The values of the French Revolution were not "put to practice" during the Revolution. Many killings, wars and persecutions took place, but the desire for freedom and democracy subsisted.
The French Revolution made Rationalism look ridiculous. I would suggest what the British historian Paul Johnson said of a certain rationalist in an unrelated historical event: "...trying to force people into a structure of ideas rather than allowing ideas to evolve from the way people actually behaved."

Last edited by newbiesforever; 06-21-2009 at 05:51 PM.
 
Old 06-21-2009, 05:51 PM   #13
sycamorex
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Quote:
Originally Posted by newbiesforever View Post
Oh, come on--you're a senior member and still read things into my title that the body doesn't support?

Those wicked, wicked Americans.

Congratulations on escaping unemployment. I just got laid off.
I'm just in a very combat mood. Had a lengthy discussion with someone who thinks in a different way when it comes to religion Sorry to hear about your being laid off. I'm sure you'll be alright. We all have been there at some point....
good luck
 
Old 06-21-2009, 05:55 PM   #14
newbiesforever
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Too bad you didn't meet me on the internet ten years ago. You would have had a ball, because I (a)was much feistier and more argumentative, (b)said many stupid things that provided fodder for both flamers and polite debaters. I didn't know that flamers look for messages to flame, and thought that if I said stupid things, they would be ignored.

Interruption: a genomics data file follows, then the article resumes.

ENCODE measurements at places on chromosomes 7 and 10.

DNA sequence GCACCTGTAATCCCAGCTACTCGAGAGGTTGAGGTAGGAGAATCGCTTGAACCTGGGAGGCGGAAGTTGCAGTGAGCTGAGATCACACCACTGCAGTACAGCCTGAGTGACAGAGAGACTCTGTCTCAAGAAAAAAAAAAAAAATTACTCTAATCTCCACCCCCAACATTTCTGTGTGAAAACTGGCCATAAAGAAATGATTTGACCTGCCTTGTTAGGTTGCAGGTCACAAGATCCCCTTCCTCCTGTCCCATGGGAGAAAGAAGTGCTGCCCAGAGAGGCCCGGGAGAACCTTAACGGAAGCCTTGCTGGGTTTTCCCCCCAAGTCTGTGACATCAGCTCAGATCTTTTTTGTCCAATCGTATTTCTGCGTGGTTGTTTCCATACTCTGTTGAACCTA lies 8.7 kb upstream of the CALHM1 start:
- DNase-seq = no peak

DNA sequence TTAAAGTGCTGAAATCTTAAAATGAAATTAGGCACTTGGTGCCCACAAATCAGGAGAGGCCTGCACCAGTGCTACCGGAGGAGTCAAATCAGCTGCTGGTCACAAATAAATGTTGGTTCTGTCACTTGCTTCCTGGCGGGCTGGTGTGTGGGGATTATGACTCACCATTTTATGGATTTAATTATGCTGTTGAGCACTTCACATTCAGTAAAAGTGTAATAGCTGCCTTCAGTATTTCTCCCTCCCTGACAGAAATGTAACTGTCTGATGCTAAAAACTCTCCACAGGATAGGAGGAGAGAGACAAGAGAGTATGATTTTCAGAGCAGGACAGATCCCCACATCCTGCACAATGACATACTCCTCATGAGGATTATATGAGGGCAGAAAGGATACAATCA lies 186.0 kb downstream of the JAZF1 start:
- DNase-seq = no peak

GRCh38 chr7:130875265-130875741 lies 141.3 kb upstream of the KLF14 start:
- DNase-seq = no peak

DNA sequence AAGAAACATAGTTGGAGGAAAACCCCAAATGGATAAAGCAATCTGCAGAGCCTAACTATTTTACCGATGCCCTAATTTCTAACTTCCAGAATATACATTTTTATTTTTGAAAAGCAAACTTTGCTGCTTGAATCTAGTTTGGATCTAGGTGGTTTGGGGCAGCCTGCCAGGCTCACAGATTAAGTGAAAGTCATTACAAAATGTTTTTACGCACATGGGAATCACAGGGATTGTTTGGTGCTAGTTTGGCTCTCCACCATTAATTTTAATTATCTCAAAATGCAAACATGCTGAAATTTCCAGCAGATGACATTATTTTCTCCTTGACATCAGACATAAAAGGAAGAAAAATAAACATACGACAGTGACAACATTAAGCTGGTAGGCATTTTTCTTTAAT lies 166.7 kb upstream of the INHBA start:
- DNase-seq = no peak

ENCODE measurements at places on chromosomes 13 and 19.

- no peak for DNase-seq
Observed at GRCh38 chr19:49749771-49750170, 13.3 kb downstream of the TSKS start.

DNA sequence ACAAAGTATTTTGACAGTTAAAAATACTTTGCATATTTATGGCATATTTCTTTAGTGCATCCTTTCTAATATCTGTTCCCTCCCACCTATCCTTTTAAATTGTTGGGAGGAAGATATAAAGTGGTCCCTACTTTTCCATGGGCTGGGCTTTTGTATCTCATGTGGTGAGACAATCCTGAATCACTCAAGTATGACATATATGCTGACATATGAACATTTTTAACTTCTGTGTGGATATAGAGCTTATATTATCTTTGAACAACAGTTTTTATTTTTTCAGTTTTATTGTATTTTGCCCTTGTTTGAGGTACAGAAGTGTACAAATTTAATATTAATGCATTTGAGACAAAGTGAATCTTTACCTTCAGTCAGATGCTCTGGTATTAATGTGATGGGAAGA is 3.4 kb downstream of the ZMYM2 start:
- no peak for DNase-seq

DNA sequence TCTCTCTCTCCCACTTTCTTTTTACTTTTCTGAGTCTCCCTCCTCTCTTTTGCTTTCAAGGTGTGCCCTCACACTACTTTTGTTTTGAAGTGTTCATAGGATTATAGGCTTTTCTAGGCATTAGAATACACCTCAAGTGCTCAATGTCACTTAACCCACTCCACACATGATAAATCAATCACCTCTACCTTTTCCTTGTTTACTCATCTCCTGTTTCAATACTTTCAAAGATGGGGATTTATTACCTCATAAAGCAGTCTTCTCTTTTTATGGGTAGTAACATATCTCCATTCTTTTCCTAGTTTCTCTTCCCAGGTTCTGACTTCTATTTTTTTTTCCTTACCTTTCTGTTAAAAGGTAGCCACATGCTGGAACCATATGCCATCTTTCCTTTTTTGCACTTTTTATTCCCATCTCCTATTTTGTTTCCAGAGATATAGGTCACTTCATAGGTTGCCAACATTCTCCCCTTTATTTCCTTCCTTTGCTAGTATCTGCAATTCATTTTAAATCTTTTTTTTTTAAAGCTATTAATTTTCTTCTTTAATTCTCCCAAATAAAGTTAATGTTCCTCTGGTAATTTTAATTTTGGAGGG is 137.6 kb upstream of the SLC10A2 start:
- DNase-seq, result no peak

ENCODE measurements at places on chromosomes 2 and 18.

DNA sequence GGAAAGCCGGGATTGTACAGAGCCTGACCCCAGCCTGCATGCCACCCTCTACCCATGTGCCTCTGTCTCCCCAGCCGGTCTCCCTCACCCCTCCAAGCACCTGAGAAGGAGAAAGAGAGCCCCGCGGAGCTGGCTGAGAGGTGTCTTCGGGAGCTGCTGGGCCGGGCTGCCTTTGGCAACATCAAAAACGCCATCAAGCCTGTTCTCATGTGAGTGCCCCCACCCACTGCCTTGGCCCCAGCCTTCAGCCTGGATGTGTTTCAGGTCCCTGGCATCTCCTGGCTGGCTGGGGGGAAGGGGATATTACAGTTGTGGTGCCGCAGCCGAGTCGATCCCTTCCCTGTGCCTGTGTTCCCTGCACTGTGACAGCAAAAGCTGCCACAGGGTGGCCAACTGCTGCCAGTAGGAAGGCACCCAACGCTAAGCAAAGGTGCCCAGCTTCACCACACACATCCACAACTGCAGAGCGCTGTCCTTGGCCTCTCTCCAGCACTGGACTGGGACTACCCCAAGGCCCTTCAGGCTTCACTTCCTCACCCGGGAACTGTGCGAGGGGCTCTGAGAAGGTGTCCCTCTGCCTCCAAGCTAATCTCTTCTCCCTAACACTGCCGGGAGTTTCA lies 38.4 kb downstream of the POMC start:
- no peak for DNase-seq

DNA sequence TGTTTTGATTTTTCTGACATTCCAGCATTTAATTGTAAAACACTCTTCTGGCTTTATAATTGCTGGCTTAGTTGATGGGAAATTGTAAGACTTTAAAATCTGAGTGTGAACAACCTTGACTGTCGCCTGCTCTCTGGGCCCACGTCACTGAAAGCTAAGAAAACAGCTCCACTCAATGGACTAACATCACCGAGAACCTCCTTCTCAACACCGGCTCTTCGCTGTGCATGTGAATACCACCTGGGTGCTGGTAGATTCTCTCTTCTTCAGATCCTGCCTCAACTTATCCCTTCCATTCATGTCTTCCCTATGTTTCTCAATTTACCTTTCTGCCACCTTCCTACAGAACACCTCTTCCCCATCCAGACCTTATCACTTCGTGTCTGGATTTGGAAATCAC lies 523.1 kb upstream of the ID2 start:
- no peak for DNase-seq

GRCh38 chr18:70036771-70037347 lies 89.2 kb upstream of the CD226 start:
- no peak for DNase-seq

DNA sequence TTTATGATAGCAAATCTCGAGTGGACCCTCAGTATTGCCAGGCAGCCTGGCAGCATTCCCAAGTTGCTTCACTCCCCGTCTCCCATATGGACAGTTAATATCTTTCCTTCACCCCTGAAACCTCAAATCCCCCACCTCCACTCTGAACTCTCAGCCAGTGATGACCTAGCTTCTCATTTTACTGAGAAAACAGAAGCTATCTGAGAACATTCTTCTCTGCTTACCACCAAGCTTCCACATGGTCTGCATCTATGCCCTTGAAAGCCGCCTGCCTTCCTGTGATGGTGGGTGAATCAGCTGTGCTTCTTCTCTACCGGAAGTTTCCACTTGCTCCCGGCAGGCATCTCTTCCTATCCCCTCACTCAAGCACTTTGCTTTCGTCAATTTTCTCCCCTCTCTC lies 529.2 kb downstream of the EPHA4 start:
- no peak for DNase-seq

Last edited by newbiesforever; 06-21-2009 at 05:57 PM.
 
Old 06-21-2009, 06:01 PM   #15
johnsfine
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Quote:
Originally Posted by ANO1453 View Post
Do you know your Constitution was inspired on the values of the French Revolution
I do understand your distinction between the "values of the French Revolution" and the French Revolution itself (though I don't happen to believe those values were really there).

Also, I was never a history major, but most of what I have read says the authors of the Constitution were horrified by the French Revolution and took it only as a warning and not an inspiration.

The mob always gives power to the demagogue. The authors of the Constitution understood that and struggled to prevent it.

The writings that formed the philosophical justification for the US Constitution were certainly more European than American. Maybe the leaders of the French Revolution paid lip service to the same philosophies.

But the practical structure of the Constitution had much more of the American focus on taming the inherent evil of government.

It is a shame we have lost track of that.